If the LDAP address book is coming from your Exchange Server 5.5 server (perhaps to support POP or IMAP clients), you can change the LDAP options to give the user an address book through LDAP that looks more like the Global Address List (GAL). However, I don't recommend this procedure unless you have a relatively small GAL—say, fewer than 100 entries entries—because the necessary settings on the server make LDAP searches run slower.
To change the options, from the Microsoft Exchange Administrator program, go to the Protocols container for your server and bring up the properties for LDAP (Directory) Settings. On the General tab, clear the Use site defaults for all properties check box. On the Search tab, which Figure 1 shows, select Allow all substring searches (slow). Note that the figure for Maximum number of search results returned needs to be greater than the number of GAL entries or users can't see all the items in the GAL. Click OK to save your changes.
If you want to access the LDAP server in Outlook 2000 in Corporate/Workgroup mode, you need to add the Microsoft LDAP Directory service to the mail profile. This service isn't part of the default installation, so you need either the Outlook CD-ROM or access to a network installation point to add the service. After adding the service and providing your Exchange server's address, exit and log out of Outlook.
Restart Outlook to give the LDAP directory a try. Choose Tools, Address Book, then choose Tools, Find on the Address Book dialog box. Instead of typing in a name (as you might to search a public LDAP directory), type a space and click OK. The Address Book will display all the names in the GAL—at least all those with a space in them, which is probably most of the entries.
We used the Team Folders Wizard to set up team folders. Now, we want to move all the contacts from another folder into the team folders' Contacts folder. What's the easiest way to move the contacts?
The folders that the Team Folders Wizard creates are just like any other public folders, except they have rather elaborate folder home pages and the team Tasks folder uses a custom form. The Contacts public folder that the Team Folders Wizard builds doesn't use a custom contact form; therefore, you don't need to modify existing contact items to make them work in the Team Folders context. You just move them into the team Contacts folder—either by dragging from one folder to the other or by selecting all the items in the original folder and using the Edit, Move to Folder command.
How do we move appointments and tasks into a Team Folders hierarchy?
You can move appointments just like you move contacts because the team Appointments folder doesn't use a custom form. Tasks take a little more effort, though, because they use a custom TeamTask form published to the Tasks folder in your Team Folders hierarchy. The form includes 31 custom properties and about 200 lines of code that control the message that Outlook sends when you update a task in a team Tasks folder.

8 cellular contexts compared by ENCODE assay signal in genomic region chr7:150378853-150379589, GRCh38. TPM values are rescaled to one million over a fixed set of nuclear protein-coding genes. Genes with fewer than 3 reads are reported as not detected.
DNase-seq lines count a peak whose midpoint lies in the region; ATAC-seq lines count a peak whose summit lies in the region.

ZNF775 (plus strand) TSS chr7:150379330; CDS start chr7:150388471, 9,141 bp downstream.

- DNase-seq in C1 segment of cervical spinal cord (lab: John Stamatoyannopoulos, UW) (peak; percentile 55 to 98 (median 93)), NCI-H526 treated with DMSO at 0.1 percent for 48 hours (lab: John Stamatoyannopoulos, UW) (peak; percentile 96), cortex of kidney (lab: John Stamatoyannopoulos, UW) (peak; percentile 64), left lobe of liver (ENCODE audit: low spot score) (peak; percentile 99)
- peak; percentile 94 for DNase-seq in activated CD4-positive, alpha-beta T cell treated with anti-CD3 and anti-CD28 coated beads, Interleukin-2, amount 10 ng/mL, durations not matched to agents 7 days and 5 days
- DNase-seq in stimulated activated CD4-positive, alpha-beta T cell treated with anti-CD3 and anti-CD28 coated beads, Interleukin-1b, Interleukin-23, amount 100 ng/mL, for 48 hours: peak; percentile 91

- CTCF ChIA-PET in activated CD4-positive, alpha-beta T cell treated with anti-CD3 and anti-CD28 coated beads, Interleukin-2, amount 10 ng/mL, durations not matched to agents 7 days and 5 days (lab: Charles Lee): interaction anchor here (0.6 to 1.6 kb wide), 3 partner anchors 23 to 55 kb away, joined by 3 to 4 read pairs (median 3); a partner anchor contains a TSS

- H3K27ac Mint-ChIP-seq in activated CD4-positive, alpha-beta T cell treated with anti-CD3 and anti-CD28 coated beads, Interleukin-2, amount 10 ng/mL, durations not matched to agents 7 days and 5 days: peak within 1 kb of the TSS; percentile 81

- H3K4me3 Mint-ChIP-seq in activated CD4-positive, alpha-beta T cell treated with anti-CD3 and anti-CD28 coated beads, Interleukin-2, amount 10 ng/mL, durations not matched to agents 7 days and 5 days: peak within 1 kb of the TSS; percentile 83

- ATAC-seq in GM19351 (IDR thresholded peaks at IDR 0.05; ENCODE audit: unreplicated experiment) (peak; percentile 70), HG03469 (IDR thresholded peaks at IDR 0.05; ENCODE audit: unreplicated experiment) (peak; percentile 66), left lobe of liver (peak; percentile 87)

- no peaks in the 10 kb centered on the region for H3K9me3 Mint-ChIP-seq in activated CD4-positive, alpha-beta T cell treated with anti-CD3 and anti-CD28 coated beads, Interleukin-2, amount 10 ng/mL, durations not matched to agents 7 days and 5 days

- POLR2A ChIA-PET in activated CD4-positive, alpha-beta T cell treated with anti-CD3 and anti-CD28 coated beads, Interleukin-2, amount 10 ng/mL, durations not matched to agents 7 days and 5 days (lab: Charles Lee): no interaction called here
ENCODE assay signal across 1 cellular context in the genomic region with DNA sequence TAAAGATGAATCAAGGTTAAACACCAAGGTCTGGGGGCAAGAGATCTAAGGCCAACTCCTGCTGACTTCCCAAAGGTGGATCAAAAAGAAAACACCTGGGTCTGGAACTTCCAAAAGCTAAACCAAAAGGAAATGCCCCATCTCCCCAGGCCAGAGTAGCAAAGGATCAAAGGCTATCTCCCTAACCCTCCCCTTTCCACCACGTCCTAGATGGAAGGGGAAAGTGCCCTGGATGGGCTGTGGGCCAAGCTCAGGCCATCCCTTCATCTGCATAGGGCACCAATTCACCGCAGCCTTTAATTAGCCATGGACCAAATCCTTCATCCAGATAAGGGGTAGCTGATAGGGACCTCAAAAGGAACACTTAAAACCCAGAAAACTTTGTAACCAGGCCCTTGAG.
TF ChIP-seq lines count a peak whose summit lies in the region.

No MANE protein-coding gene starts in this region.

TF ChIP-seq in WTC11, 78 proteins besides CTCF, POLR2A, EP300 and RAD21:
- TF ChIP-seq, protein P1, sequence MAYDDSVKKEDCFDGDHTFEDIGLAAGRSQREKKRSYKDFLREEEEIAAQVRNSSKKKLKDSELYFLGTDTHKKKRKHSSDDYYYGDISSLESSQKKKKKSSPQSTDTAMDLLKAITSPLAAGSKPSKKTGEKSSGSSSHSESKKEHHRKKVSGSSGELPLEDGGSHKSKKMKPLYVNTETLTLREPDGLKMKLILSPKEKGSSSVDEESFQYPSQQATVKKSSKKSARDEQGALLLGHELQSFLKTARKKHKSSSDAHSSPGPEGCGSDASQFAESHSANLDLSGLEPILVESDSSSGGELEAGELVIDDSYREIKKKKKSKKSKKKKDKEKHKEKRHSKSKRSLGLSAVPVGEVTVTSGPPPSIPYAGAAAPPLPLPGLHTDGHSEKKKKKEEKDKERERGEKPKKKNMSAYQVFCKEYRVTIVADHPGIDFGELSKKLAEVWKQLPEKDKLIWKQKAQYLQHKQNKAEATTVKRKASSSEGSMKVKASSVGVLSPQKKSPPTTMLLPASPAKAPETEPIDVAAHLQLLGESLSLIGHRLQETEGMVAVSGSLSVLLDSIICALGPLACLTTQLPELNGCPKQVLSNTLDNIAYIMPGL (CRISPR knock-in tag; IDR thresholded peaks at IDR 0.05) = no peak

After you use the same procedure you use for contacts to move existing tasks into the team Tasks folder, you must convert them to use the TeamTask form. You can download the Outlook 2000 Existing Items Converter from http://www.microsoft.com/office/ ork/2000/journ/outtoolsintro.htm to help with this chore. The Microsoft article "OL97: How to Update Existing Items to Use a New Custom Form" (http://support.microsoft.com/support/ kb/articles/q170/3/01.asp) describes an alternative VBScript method.
Can we change the standard wording for the task update messages from Team Folders?
You can change the standard wording for the updated task message by changing the text for various properties on the All Fields tab in the custom TeamTask form. Use the Tools, Forms, Design a Form command to open the form in design view.
Figure 2 shows the (All Fields) tab and some of the fields for which you can change the text. Don't alter or remove any parameter that begins with %OLTF@ (such as %OLTF@TaskPriority% in the HTMLFifthRowText property). The code behind the form substitutes other values for these parameters and won't work properly if you remove the parameters.
Can I open a password-protected Outlook form if the designer has left the company without leaving the password?
You probably already know that password protection in Microsoft Office is weak; several password-cracking sites are available to help you unlock documents and even Personal Folders. Getting the password for an Outlook form is easy because the FormDescription object that contains key information about the form includes a Password property.
The Outlook 2000 Visual Basic for Applications (VBA) code in Web Listing 1 on the Exchange Administrator Web site displays the value of the Password property in a message box. Before running the code, open an item that uses the custom form. You can either open an existing item or use the File, New, Choose Form command to create a new item with the custom form. You can then press Alt+F8 to display the Macros dialog box and choose the GetFormPassword macro.
After you retrieve the password with this macro, you can open the form in design mode, enter the password in the prompt that appears, and remove the password protection completely. Figure 3 shows the form's (Properties) tab. Simply clear the Protect form design check box to remove the password protection. You can also click Set Password to set a new password.